(e) What line item on Federal Express’ balance sheet and line items on
Intel’s balance sheet seem to closely resemble “Accrued liabilities” on
Nike’s balance sheet?
(f ) True or False: At the end of fiscal 2002, Federal Express owed its
employees $739 for services they had already provided to Federal
Express prior to that date.
(g) What are the total liabilities recognized by Nike and Federal Express
for the most recent year given? Which company had the most total
liabilities?
(h) Liabilities are claims on assets. Which company (Nike or Federal
Express) recognized the most liabilities as a percentage of total assets?
(i) Working capital is current assets less current liabilities. Which
company (Nike or Federal Express) had the most working capital?
(j) All financial measures can have strengths and weaknesses. What are
some weaknesses with the working capital measure? That is, what
are some reasons why the working capital recognized on the balance
sheet at year end might not be a good measure of a company’s ability
to pay its liabilities during the upcoming year?
(k) True or False: At the end of fiscal-year 2002, Federal Express owed a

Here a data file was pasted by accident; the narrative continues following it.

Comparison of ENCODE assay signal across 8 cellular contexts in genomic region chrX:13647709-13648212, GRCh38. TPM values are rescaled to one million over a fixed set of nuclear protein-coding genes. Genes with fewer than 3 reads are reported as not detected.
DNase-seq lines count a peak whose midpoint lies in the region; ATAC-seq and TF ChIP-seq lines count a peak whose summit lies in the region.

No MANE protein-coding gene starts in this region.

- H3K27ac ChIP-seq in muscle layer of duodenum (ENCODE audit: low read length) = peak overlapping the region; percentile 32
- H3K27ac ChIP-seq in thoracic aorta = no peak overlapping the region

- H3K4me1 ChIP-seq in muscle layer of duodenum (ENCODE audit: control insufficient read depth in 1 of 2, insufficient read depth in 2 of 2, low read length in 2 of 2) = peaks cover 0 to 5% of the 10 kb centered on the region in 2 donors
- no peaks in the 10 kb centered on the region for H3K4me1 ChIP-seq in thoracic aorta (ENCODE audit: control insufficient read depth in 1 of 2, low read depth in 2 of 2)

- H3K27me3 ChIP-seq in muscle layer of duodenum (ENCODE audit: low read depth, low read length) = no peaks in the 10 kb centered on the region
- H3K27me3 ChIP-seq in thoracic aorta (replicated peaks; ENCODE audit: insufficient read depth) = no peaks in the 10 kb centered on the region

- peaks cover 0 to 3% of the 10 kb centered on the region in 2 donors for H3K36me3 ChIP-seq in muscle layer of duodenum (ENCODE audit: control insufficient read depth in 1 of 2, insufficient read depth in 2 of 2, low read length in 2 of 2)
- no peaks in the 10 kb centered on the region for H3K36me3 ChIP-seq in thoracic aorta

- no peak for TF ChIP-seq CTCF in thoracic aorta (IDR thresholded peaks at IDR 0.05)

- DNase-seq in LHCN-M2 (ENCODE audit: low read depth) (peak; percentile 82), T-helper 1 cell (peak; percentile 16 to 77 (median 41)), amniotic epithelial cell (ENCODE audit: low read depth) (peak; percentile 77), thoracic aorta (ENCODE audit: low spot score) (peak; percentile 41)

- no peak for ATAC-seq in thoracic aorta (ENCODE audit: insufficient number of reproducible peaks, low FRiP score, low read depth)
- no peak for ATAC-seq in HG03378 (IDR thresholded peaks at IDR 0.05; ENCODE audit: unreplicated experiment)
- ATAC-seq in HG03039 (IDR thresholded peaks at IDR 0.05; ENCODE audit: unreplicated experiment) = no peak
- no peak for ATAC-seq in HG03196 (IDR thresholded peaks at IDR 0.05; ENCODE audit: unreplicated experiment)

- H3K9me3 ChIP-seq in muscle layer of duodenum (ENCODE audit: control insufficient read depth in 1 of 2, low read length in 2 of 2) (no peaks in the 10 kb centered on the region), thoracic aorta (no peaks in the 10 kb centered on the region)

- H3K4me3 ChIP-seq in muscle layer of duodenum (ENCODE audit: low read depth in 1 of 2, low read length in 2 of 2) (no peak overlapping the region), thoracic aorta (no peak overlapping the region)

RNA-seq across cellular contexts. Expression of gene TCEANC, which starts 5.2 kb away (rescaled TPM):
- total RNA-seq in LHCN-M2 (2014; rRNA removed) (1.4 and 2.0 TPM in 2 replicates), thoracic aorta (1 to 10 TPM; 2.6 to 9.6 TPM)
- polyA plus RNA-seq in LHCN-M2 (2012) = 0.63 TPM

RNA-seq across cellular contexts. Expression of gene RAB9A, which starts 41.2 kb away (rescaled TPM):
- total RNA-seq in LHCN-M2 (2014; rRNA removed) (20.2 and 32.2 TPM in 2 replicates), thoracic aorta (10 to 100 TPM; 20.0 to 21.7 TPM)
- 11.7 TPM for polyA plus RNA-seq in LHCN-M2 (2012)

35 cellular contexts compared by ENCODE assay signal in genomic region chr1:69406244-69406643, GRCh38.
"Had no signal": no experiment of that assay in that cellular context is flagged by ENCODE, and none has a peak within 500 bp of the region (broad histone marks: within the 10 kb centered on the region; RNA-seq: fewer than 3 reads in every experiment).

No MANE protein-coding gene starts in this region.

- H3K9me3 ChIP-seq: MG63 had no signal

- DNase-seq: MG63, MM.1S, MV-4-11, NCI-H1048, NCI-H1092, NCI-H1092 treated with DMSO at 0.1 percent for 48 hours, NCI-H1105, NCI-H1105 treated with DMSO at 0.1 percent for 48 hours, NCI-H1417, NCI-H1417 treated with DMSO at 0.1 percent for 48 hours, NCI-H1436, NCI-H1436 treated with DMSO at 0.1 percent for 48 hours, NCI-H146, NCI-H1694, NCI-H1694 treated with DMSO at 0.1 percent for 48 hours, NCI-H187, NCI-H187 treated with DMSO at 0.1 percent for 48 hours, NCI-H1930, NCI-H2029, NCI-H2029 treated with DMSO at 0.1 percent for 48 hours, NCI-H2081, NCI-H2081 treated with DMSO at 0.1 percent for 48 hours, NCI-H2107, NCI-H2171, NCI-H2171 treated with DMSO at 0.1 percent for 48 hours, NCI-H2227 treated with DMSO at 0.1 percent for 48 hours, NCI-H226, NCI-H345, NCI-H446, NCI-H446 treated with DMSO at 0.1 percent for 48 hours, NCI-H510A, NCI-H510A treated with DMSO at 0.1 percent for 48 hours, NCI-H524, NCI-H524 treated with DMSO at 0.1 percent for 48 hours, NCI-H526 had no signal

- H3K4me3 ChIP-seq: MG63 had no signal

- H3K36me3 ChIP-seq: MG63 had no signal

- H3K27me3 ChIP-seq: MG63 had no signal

total of $599 to governments that was associated with future income
tax forms.

© 1991–2010 NavAcc LLC, G. Peter & Carolyn R. Wilson


Chapter 1: Introduction to Balance Sheets 49

Exercise 1.06
R A =L +O E
E
ssets iabilities wners' quities

cash +other assets temporary OE


C
= liabilities + permanent OE+

O Beg Bal Zero

R E
n
D t
r
K i

Wil Carlstedt starts SimpleSales Inc. on January 1, 2008 by contributing


e
E s

E Tr Bal

P Cls IS
Cls RE
I

$1000 and a business plan to SimpleSales in exchange for 100 shares of


N End Bal Zero

G
Direct Cash Flows Balance Sheets Income Statements

common stock that has $1 par value. 500 shares are authorized.
Operating Assets Revenue

E Investing Liabilities Expenses

P Financing Owners' Equity Gains & Losses